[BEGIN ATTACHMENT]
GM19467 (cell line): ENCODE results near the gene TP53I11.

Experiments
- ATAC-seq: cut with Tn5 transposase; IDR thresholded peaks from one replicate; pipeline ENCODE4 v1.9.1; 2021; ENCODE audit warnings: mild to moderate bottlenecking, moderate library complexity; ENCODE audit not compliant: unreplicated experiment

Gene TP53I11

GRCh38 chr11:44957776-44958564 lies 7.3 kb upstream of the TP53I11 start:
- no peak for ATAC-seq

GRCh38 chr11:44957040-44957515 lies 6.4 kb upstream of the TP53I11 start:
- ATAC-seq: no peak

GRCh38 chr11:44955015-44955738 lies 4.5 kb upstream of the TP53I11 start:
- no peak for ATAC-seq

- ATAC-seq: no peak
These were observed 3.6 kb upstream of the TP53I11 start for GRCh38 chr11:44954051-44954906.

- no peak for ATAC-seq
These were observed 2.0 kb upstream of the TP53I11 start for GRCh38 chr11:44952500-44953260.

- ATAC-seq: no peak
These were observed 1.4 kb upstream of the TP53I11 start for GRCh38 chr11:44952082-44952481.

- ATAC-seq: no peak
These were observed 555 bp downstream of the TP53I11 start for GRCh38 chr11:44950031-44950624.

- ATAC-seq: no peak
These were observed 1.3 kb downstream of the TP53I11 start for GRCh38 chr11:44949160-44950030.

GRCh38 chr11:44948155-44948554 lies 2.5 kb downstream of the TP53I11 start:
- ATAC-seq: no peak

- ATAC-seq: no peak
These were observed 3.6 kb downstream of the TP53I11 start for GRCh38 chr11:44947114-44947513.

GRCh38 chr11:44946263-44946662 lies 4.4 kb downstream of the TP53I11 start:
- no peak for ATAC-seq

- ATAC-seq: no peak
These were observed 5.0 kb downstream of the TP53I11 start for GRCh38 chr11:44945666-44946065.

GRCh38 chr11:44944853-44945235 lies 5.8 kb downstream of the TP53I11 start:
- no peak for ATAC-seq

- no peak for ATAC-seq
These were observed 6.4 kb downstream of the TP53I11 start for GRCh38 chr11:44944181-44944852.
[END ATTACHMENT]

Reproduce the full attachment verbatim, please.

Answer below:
GM19467 (cell line): ENCODE results near the gene TP53I11.

Experiments
- ATAC-seq: cut with Tn5 transposase; IDR thresholded peaks from one replicate; pipeline ENCODE4 v1.9.1; 2021; ENCODE audit warnings: mild to moderate bottlenecking, moderate library complexity; ENCODE audit not compliant: unreplicated experiment

Gene TP53I11

GRCh38 chr11:44957776-44958564 lies 7.3 kb upstream of the TP53I11 start:
- no peak for ATAC-seq

GRCh38 chr11:44957040-44957515 lies 6.4 kb upstream of the TP53I11 start:
- ATAC-seq: no peak

GRCh38 chr11:44955015-44955738 lies 4.5 kb upstream of the TP53I11 start:
- no peak for ATAC-seq

- ATAC-seq: no peak
These were observed 3.6 kb upstream of the TP53I11 start for GRCh38 chr11:44954051-44954906.

- no peak for ATAC-seq
These were observed 2.0 kb upstream of the TP53I11 start for GRCh38 chr11:44952500-44953260.

- ATAC-seq: no peak
These were observed 1.4 kb upstream of the TP53I11 start for GRCh38 chr11:44952082-44952481.

- ATAC-seq: no peak
These were observed 555 bp downstream of the TP53I11 start for GRCh38 chr11:44950031-44950624.

- ATAC-seq: no peak
These were observed 1.3 kb downstream of the TP53I11 start for GRCh38 chr11:44949160-44950030.

GRCh38 chr11:44948155-44948554 lies 2.5 kb downstream of the TP53I11 start:
- ATAC-seq: no peak

- ATAC-seq: no peak
These were observed 3.6 kb downstream of the TP53I11 start for GRCh38 chr11:44947114-44947513.

GRCh38 chr11:44946263-44946662 lies 4.4 kb downstream of the TP53I11 start:
- no peak for ATAC-seq

- ATAC-seq: no peak
These were observed 5.0 kb downstream of the TP53I11 start for GRCh38 chr11:44945666-44946065.

GRCh38 chr11:44944853-44945235 lies 5.8 kb downstream of the TP53I11 start:
- no peak for ATAC-seq

- no peak for ATAC-seq
These were observed 6.4 kb downstream of the TP53I11 start for GRCh38 chr11:44944181-44944852.